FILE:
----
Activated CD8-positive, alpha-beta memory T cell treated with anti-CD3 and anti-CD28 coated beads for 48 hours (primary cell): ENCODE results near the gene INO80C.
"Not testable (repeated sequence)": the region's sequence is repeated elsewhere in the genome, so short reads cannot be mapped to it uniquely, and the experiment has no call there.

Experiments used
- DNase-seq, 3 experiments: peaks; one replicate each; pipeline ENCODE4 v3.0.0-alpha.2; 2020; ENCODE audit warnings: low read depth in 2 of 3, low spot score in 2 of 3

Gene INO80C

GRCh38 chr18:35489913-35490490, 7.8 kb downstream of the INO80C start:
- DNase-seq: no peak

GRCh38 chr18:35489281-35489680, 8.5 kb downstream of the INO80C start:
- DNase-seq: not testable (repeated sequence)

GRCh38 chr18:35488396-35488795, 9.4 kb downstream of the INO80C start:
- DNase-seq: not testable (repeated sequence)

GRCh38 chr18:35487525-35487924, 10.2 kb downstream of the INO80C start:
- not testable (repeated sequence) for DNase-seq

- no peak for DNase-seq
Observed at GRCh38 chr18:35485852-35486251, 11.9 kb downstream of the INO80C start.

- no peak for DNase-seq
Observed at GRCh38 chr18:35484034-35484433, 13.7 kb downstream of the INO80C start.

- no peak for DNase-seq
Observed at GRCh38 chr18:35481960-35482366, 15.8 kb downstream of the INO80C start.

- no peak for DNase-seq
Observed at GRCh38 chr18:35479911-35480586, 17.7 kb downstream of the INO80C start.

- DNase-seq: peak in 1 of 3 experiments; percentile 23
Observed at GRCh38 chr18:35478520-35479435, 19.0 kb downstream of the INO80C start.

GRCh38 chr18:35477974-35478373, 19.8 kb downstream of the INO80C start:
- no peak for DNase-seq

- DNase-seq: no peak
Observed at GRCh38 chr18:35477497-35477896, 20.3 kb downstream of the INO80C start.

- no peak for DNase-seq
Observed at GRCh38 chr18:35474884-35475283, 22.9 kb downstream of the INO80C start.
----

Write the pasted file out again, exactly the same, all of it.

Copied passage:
Activated CD8-positive, alpha-beta memory T cell treated with anti-CD3 and anti-CD28 coated beads for 48 hours (primary cell): ENCODE results near the gene INO80C.
"Not testable (repeated sequence)": the region's sequence is repeated elsewhere in the genome, so short reads cannot be mapped to it uniquely, and the experiment has no call there.

Experiments used
- DNase-seq, 3 experiments: peaks; one replicate each; pipeline ENCODE4 v3.0.0-alpha.2; 2020; ENCODE audit warnings: low read depth in 2 of 3, low spot score in 2 of 3

Gene INO80C

GRCh38 chr18:35489913-35490490, 7.8 kb downstream of the INO80C start:
- DNase-seq: no peak

GRCh38 chr18:35489281-35489680, 8.5 kb downstream of the INO80C start:
- DNase-seq: not testable (repeated sequence)

GRCh38 chr18:35488396-35488795, 9.4 kb downstream of the INO80C start:
- DNase-seq: not testable (repeated sequence)

GRCh38 chr18:35487525-35487924, 10.2 kb downstream of the INO80C start:
- not testable (repeated sequence) for DNase-seq

- no peak for DNase-seq
Observed at GRCh38 chr18:35485852-35486251, 11.9 kb downstream of the INO80C start.

- no peak for DNase-seq
Observed at GRCh38 chr18:35484034-35484433, 13.7 kb downstream of the INO80C start.

- no peak for DNase-seq
Observed at GRCh38 chr18:35481960-35482366, 15.8 kb downstream of the INO80C start.

- no peak for DNase-seq
Observed at GRCh38 chr18:35479911-35480586, 17.7 kb downstream of the INO80C start.

- DNase-seq: peak in 1 of 3 experiments; percentile 23
Observed at GRCh38 chr18:35478520-35479435, 19.0 kb downstream of the INO80C start.

GRCh38 chr18:35477974-35478373, 19.8 kb downstream of the INO80C start:
- no peak for DNase-seq

- DNase-seq: no peak
Observed at GRCh38 chr18:35477497-35477896, 20.3 kb downstream of the INO80C start.

- no peak for DNase-seq
Observed at GRCh38 chr18:35474884-35475283, 22.9 kb downstream of the INO80C start.